Wednesday, June 4, 2008


SYSTEM LOSSES in the production, transmission and distribution of electricity are explained succinctly in this NY Times Business article on Wasted Energy: "As energy is unlocked from fuels at power plants, two-thirds of the energy consumed to create electricity is lost." Move over Judy Ann Santos.

Then again there's Amado Gat Inciong, writing in the Philippine Daily Innuendo, that "public ownership of the power system" is a "sure-fire step to cut down the cost of power." I wonder which Red Planet these geniuses are from? The last time that happened was under the dictator Ferdinand Marcos, which resulted in years of whole day blackouts and power shortages. Come to think of it, unless Napocor is privatized as required by Epira, what's changed?

Thirty solutions to the world's top ten biggest problems are proposed by an expert panel of leading economists that includes 5 Nobel Laureates at the Copenhagen Consensus Conference. A limit of 75 billion dollars was specified and all options weighed critically in a benefit cost analysis. Number One solution: spend $60 million a year to supply Vitamin A to 140 million affected children, to derive $1 billion a year in benefits. #2 was gimme: widen global free trade! But why did last place (#30) go to "mitigation of man made global warming by cutting down green house gas emissions. " Apparently the analysis shows that $800 billion on such remediation only produces $685 billion of benefit. So maybe the two leading economies in the world, the US and China are right in being outside the Kyoto Protocol. We simply have to get to cleaner energy technologies. More from ReasonOnLine.

Here is some ethnobabble from Michael Tan, who explains all "the different ways to knowledge": ethnopharmacology (a visit to Quiapo Church tiangge), ethnoastronomy, ethnomathematics, ethnozoology, ethnobotany, ethnowhatnot. Ethnic, get it? Must be back to school time or something. Oh, but look out as the Palace is about to sign the Cheaper Fake Medicines bill. Talk about babble.

Speaking of which, SCIENCE is still NOT being taught to Grades One and Two students in the Public Schools, thanks to DepEd, GMA and the Men in Skirts of the Catholic Church. All for God and Country, wot?

Bring it on, already. Obama-Clinton vs. McCain-Rice (or Powell maybe?).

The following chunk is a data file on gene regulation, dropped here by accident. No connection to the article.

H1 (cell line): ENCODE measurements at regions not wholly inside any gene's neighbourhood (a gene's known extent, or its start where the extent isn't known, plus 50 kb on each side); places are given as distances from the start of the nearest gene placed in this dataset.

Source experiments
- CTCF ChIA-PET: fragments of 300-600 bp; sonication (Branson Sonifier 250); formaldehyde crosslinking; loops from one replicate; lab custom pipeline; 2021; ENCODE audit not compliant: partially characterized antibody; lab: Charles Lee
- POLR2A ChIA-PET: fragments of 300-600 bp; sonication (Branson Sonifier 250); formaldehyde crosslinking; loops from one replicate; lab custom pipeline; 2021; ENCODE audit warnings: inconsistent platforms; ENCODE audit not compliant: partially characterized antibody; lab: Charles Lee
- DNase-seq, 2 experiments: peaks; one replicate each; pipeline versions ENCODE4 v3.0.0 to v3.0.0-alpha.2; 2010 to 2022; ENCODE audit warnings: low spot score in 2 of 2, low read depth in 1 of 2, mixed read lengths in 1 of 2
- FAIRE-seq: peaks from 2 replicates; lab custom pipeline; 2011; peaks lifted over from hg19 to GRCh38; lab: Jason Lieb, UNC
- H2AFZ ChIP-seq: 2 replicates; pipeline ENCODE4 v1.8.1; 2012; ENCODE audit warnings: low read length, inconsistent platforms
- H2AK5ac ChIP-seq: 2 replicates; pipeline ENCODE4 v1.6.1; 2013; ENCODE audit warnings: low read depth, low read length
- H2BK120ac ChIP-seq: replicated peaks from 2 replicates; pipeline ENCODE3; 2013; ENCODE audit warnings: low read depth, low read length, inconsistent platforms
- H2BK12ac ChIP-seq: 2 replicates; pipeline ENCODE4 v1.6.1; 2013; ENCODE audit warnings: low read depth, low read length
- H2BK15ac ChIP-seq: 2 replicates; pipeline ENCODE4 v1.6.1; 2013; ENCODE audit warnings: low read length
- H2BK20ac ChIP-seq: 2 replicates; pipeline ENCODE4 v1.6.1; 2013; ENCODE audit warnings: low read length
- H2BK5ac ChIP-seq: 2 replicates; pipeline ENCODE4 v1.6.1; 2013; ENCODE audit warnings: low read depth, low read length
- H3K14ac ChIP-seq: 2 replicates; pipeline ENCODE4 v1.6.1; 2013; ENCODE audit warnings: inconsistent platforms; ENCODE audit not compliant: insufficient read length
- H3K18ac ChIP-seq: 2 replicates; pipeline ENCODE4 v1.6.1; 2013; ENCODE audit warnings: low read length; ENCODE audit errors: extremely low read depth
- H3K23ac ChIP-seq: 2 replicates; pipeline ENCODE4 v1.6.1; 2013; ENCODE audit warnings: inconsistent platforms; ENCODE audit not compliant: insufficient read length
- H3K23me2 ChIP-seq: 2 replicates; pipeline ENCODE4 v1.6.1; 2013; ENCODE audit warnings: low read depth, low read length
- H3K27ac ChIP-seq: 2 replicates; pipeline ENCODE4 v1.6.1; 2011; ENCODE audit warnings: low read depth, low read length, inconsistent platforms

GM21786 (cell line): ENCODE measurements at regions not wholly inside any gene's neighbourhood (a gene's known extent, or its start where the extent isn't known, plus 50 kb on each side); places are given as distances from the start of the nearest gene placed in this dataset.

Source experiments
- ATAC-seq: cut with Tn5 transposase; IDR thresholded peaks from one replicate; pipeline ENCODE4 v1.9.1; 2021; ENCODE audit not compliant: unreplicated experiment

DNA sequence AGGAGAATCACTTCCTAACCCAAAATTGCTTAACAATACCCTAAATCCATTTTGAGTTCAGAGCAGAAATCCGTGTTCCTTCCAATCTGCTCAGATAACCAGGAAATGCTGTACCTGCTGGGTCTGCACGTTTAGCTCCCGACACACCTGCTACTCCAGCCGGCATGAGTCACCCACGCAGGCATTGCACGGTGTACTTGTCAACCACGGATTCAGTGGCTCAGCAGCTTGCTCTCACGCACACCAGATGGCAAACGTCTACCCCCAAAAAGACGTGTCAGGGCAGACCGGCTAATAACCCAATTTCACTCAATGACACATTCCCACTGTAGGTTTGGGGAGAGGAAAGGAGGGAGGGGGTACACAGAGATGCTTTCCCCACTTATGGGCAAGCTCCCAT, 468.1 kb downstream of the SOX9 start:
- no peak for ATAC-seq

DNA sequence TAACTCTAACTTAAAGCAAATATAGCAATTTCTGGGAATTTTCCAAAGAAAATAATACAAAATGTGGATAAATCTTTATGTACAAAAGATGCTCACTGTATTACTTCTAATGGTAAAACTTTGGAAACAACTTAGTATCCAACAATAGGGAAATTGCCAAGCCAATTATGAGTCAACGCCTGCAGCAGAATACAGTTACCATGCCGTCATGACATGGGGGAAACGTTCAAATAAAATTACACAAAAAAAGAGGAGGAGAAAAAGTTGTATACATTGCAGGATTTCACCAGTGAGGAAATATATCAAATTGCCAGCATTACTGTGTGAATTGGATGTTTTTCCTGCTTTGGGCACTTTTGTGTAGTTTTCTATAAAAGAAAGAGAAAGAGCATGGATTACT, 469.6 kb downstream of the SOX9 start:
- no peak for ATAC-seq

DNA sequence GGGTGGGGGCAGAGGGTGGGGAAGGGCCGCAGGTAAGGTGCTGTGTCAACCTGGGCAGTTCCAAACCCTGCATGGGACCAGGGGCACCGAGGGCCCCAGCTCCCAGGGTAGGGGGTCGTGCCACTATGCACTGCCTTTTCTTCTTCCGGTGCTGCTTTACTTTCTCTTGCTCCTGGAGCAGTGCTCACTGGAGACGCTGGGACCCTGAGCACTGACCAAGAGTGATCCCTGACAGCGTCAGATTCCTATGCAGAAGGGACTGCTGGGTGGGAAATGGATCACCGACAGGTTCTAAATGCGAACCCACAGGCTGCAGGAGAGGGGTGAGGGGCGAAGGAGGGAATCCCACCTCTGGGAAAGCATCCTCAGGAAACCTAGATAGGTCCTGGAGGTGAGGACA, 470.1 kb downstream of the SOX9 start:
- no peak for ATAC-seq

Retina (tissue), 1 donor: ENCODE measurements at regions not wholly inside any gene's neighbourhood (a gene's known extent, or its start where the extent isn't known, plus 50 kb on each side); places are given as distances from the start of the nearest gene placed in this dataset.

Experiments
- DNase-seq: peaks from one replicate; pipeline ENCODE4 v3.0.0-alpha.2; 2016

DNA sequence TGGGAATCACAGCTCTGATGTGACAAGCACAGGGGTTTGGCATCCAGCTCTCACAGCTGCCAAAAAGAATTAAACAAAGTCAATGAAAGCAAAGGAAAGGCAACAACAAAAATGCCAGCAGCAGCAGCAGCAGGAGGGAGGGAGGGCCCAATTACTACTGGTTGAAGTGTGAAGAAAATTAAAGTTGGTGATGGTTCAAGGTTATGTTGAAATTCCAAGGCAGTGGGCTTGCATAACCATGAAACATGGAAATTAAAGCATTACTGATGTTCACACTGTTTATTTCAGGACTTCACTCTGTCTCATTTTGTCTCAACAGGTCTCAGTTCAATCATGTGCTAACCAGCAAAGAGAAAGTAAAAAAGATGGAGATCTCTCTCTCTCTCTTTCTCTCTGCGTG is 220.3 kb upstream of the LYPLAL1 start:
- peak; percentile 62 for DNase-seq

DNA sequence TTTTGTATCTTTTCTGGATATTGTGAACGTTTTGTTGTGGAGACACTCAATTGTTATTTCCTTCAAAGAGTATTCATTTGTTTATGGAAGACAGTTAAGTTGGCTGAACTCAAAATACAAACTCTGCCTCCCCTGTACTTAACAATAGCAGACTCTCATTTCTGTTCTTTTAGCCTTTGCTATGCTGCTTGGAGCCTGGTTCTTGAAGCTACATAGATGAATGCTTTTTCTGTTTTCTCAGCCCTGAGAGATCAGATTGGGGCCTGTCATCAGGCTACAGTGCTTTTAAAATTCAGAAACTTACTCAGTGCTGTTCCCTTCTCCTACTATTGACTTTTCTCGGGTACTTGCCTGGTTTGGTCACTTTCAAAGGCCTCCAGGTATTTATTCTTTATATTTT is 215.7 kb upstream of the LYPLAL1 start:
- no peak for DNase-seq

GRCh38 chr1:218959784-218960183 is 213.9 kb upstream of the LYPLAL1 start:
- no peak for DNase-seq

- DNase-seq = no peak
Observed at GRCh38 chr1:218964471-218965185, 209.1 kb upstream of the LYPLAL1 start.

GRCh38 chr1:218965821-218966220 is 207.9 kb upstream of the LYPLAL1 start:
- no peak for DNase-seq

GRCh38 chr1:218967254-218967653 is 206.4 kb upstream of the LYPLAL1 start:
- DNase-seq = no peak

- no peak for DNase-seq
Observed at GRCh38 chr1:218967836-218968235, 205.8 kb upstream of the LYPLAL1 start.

blackshama said...


Ben Diokno's article in today's Innuendo has it on the nail. What the government should subsidize is energy efficiency.

I think Gloria is running out of options. The 500 peso one time cash dole to the poor is unsustainable. While she gets it from VAT, there are sectors that say that VAT ought to be removed. But the government should have better sense to use VAT money for more jobs. This is one time that the CBCP does make sense. In the resource cost vs subsidy game,the govermment can do "pahabaan ng pisi" but that will run out and Gloria will have rope to hang herself.

On Juday and ice: This is exactly what Prof Flor Lacanilao has been complaining about. Scientific concepts should be explained to the public by science educators, through the school system or via informal education.But as you said science is not taught in school!

As for ice melting the theory is not analogous to systems loss. An increase in the kinetic energy in ice leads to less molecular attraction between water molecules thus resulting in melting.

Ethnobabble: We biodiversity scientists are interested in that to know local names of species. Sometimes we get insight on how communities perceive biodiversity.

That whole kind of babble really is within the social sciences

blackshama said...

Also the Lopezes should have hired a top energy engineer with a PhD to explain their position. There are those types the De La Salle,UP,Ateneo,MIT and UST. I'm sure one of them has the looks for TV that can give Juday a run for her money!

Who knows that could be the break needed for an ABS-CBN career?

If ad agencies use "simulated doctors and dentists" in whitecoats to promote soap, skin whiteners and toothpaste, what's wrong in using scientists?

Jego said...

#2 was gimme: widen global free trade!

Emphasis on the 'free'. The question is: How free is it going to be? A lightweight like us cant go into the ring with heavyweights. We'll get clobbered. Im in favor of 'lateral free trade' with countries in Asia, Africa, and Latin America, and protectionism for our industries against the developed countries. (You want an iPod or a newfangled Nokia? You have to pay through your nose with taxes and duties.) Until we get ready to compete with the big boys, that is.